You are hereby warned! This letter or a copy should be sent immediately to that R. Hayyim ha-Arukh, (notifying him) that we are rendering a judgment (against him) and (issuing an) excommunicatory sentence (בכח נידוי ושמתא), that on the day that he shall see this letter or a copy of it certified by witnesses, that he should immediately renounce his above mentioned verdict and decision, and declare it void. Furthermore, that he should send it therewith to [the Community of] Segovia within a period of eight days, so that it would be read (in the presence) of the Community.
Fortunately, the authorities in Segovia managed to preserve a sense of humor, and did not react in kind. At the end of the responsum the scribe appended a note, stating that R. ha-Arukh withdrew his decision. Thereupon, the Community of Segovia arranged a meeting between him and the representatives of R. Judah, at the Rabbinic Court in Seville (a city where anti-Maimonideans were not permitted to roam freely). At the meeting, R. ha-Arukh presented his written decision (קונדרס) and was given an opportunity to reply to the rabbis of Toledo. The matter was fully debated, “And the rabbis of Seville agreed with the aforementioned judgment of R. Hayyim ha-Arukh.”

-IX-

The foregoing is paradigmatic of the anti-Maimonidean tactic. As in the case of R. Qamhi, the ‘other’ is not allowed to present his views. If by chance a careless editor overlooked a contrary view, as in the case of Yeda‘ya of Bezièrs (13th century), then it must be confined to conspicuous silence (ibn Adrete did not a issue a reply to R. Yeda‘ya); or snidely dismissed, as R. Judah with R. ha-Arukh: in either case real confrontation must be avoided. Essential to the anti-Maimonideans tactic is to muzzle the ‘other.’ More particularly, by assuming the persecutors’ inviolable right to impute the views supposedly held by the persecuted, the persecuted is muzzled and his actual views put out of circulation. It is a very effective procedure widely used. Ironically, by relying on what the anti-Maimonidean impute to their foes, without critical analyses and documentation, historians jumped to preordained conclusions. They, too, ended up promoting the same ideology and procedure. The result is a didactic (rather then a critical judgment) chuck full of the same old prejudices.
Consider the oft-heard claim that the anti-Maimonideans acted to safeguard the public from ‘heretical’ views. And yet, we have seen outrageous heresies penned by anti-Maimonideans with hardly any notice from the rabbinic establishment. The text of the Scripture was subjected to extra-canonical systems of interpretation, whereby the “empty, common sense” of the Tora, could be imbued with a “soul,” like “BaRuKh” representing the Divine Trinity; or by dividing the first three words of the Tora to read בראש יתברא אלוקים, “at the beginning God was created.” Since it was appropriate to dismantle a word, it did not appear unseemly, as with Christian hermeneutics (derashot shel dofi), to tear a word out of its context and challenge a fundamental Jewish doctrine. Thus, the “face of the Lord” (פני האדן) would be equated with that of a human. Commenting on the verse, “Three times a year all of your male (population) should be present before the face of the Lord, God” (Ex 22: 17), the following question was asked: “To whom does ‘the face of the Lord, God’ refers”? To this query a highly suggestive answer is proposed: “That is R. Simon bar Yohai” (מאן פני האדון ה'? –דא רבי שמעון בר יוחי). Within the context of that time and place, it would have been impossible not to associate the foregoing with the doctrine, “I am the way, the truth, and the life: no man cometh unto the Father, but by me” (John 14:6). And yet, not a peep was raised in alarm.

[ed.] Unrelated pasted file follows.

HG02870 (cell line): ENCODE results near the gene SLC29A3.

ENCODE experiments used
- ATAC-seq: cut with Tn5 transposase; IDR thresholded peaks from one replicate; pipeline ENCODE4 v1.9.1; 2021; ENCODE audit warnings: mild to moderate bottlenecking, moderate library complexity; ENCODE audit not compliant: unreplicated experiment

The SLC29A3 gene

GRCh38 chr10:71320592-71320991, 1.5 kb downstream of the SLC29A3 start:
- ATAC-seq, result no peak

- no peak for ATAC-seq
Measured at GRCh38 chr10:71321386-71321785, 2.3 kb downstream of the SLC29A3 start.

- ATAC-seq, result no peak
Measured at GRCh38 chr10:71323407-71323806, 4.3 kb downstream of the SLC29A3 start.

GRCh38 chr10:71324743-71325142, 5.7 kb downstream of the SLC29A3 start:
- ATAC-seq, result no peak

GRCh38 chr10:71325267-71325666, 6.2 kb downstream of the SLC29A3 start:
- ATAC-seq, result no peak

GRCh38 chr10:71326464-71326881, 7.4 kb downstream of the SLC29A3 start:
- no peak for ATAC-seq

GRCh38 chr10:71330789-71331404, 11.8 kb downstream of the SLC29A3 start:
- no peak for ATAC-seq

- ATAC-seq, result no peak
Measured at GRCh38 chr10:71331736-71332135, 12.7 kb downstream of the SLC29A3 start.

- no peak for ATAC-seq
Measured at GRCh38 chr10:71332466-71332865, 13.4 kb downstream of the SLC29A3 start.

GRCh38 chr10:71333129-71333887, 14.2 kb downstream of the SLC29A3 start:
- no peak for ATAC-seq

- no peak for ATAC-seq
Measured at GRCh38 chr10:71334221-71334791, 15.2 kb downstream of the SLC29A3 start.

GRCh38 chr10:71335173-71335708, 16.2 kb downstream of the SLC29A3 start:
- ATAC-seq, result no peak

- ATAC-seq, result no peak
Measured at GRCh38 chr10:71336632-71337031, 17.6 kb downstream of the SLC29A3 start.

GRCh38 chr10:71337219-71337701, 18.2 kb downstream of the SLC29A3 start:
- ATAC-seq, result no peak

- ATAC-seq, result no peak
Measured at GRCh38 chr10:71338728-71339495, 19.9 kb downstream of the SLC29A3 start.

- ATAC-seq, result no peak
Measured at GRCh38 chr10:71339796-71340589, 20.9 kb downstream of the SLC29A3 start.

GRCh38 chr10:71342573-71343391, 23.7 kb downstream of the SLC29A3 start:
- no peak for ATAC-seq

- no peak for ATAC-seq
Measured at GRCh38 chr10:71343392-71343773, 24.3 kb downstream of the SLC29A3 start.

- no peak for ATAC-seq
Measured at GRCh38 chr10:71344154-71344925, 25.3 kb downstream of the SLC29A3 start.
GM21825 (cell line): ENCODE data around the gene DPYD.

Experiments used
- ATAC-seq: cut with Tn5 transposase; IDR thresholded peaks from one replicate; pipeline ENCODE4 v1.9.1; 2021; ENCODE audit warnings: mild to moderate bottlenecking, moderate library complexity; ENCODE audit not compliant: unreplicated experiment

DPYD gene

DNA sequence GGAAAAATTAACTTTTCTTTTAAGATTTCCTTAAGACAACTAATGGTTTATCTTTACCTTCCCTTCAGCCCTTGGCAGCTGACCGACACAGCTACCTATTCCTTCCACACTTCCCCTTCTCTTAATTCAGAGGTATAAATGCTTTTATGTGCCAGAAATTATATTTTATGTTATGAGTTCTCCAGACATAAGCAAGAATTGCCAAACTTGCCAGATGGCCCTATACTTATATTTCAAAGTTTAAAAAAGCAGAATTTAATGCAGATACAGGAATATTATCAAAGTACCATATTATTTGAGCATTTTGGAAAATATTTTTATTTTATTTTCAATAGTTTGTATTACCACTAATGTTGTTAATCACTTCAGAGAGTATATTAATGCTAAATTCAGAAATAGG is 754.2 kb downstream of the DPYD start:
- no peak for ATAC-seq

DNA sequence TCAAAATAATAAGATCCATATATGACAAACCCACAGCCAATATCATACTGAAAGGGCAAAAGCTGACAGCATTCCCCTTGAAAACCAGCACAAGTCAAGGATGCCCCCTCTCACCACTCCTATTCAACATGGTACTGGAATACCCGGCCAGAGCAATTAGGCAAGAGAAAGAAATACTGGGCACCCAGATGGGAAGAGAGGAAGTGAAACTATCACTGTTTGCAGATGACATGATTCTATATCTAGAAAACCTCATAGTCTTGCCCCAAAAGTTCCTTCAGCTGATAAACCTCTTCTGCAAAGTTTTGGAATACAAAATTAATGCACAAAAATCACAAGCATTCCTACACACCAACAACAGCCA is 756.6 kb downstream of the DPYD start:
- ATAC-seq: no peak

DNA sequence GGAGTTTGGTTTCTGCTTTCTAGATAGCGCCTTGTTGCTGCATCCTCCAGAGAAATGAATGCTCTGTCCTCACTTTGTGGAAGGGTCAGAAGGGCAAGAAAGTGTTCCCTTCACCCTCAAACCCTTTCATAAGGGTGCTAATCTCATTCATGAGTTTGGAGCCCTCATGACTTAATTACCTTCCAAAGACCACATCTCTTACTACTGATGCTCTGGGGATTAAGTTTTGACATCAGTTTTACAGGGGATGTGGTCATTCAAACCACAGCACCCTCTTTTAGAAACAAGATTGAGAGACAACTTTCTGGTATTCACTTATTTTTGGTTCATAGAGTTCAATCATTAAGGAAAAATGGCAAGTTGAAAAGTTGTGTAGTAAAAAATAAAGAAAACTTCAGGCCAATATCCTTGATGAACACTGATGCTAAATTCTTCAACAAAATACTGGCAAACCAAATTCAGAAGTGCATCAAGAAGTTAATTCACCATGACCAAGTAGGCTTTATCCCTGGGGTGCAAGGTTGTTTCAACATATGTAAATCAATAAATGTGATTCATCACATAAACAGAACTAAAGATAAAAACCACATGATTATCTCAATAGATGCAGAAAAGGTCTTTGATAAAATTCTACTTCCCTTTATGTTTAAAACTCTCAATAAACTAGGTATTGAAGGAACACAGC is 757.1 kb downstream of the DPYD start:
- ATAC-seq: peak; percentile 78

For reasons transcending the scope of this paper, it seems that the anti-Maimonideans were more interested in undermining the central authority of the communities than teaching ‘Tora.’ A crucial first step was to de-legitimize the Mishne Tora and to discredit the values of Israel as formulated by the Geonim and the Golden Age. Anti-Maimonidean rabbis would fill the ensuing vacuum. Unlike the rabbis of Old Sepharad, these rabbis were inerrant. To question their excellence is heresy. Since their excellence is above those not privileged to freely receive the grace of God, the ‘unprivileged’ ought to be, first and foremost, a fidelis subditus (faithful subject), that is, he must remain in a state of constant submission to the hierarchically superior clergy (emunas hakhomim). This doctrine is not found in the Talmud. It was formulated by Pope Gregory the Great (6th century) who declared, “The verdict of the superior –no matter whether just or unjust—had to be obeyed by the inferior subject.” The Jew, too, as with the fidelis christianus, ought to express his faith, not by allegiance to an accessible system of laws and values –as with the Old Law -- but through obedience (emunas hakhomim) to those who are hierarchically superior, as with the Christian clergy: “because the subject has faith in the superior’s institutions.” Intimately bound up with this doctrine is the idea ‘inerrancy.’ One is ‘inerrant’ because those who owe him obedience (emunas hakhomim) may not challenge him. This essential point is implicit in a bull issued by Pope Boniface in 1302, establishing the principle that, “If the supreme power err it can be judged only by God and not by man.”